Our collection of picture books featuring Black and Indigenous people and People of Color (BIPOC) is available to the public. *Inclusion of a title in the collection DOES NOT EQUAL a recommendation.* Click here for more on book evaluation.
COVID-19 Info: Currently, our collection is only available via Interlibrary Loan (ILL). However, we appreciate your patience as these services are still limited and you may find inactive links to the Bates Library Catalog and MARC record on certain book pages.
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"In this delightful history book, Ms. Melange takes her students through the tumultuous, often ignored origins and cultural impact of Haiti. Tackling their fight of independence and the country’s struggles thereafter, Fridays with Ms. Melange provides a nuanced, thoughtful look at history that celebrates Haiti’s unique culture and diverse heritage." -- publisher
"It is Hong's favorite time of the year. His whole family celebrates. It is the Chinese New Year. In this beautifully illustrated book, children aged 2 to 6 will follow Hong as he and his family prepare for and celebrate the Chinese New Year Festival. They will also enjoy reading the story behind the most important celebration in Chinese culture. More interesting facts and questions for discussion are included at the back of the book. Written in English and Chinese, Chinese New Year Wishes is perfect as an early reader or to read aloud." -- back cover
While visiting the science museum with his mother and sister, Jojo finds himself on a journey through space as the retired space shuttle Endeavour describes her missions and the people involved. Includes "fun facts" about Endeavour, "famous firsts" of five space shuttles, quizzes, and a glossary.
"A gorgeously illustrated story about a family of Egyptian embalmers that will enthrall kids with its mummy-making details and brilliantly painted pages."--Back cover
"Hens are smart, savvy, and like to cuddle, as Aaron describes in this picture book about his relationship with his best friend, a Rhode Island Red hen he names Margaret."--Publisher
Falling asleep wondering why he doesn't have a fur coat like the stuffed animals on his bed, Noah dreams that these animals are real and each explains the unique qualities of their fur to him.
Sophie loves visiting her aunt and uncle in the countryside and learning all about the fruits that grow in their garden: strawberries, redcurrants and cranberries. She even discovers how a tall cherry tree grows from a small seed, and how bees help blossoms become fruit. She is sad when her family moves south but starts to enjoy her new garden with its different plants and trees. Soon Sophie makes friends with her neighbours who help her harvest melons, grapes, figs, oranges and pomegranates. At school, Sophie and her classmates learn about tropical fruits and nuts from all over the world -- bananas, coconuts, cashews, pineapples and many more. The simple story, both informative and entertaining, is perfect for teaching children where food comes from, and for inspiring interest in the wonderful diversity of the world around us.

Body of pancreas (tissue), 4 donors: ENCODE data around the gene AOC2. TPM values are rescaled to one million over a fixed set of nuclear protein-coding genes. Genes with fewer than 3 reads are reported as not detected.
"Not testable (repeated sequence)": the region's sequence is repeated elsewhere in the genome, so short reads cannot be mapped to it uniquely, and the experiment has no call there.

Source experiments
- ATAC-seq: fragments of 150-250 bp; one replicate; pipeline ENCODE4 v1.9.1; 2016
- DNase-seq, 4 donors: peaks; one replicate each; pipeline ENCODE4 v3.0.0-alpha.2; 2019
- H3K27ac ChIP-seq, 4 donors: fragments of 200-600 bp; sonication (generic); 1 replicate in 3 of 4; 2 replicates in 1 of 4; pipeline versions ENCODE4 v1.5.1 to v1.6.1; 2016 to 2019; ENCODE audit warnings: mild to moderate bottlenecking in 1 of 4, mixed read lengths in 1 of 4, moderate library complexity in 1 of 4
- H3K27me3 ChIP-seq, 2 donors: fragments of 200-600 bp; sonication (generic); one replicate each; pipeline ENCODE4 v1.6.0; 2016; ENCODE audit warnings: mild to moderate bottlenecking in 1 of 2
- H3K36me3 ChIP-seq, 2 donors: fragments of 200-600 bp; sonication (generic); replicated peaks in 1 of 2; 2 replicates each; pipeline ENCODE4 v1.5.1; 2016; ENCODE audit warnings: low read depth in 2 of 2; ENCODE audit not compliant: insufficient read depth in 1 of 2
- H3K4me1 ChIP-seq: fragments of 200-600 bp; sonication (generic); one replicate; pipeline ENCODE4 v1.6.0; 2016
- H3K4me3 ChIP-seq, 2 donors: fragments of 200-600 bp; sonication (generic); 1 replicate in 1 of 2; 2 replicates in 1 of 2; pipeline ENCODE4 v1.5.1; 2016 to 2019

Arin acts careless and rude--and other people are angry and upset. His parents and teacher tell him he needs to show respect. Confused and unhappy, Arin asks Grandma for help. They talk about how he would feel if someone broke his things or laughed at what he likes. Arin makes an effort to show respect to others and learns that everyone treats him better when he does.
Lenny and Rosa are having tough days, and it's hard to stay calm. Fortunately, their friend Sam is there to help! By teaching them how to use breathing exercises and other mindfulness techniques, Sam helps Lenny and Rosa relax, cope with worries and challenges, and turn their days around.
It’s a beautiful day, but Jada and her brother Michael are staying indoors—until Dad invents a game to get them exploring nature: whoever notices the most interesting things is the winner. At first, they just see grass and flowers. But by slowing down, looking closely, and using all of their senses, they soon begin to notice lots more about the natural world. Through practicing mindfulness this way, Jada and Michael find that small things they might not have noticed before seem so much more interesting.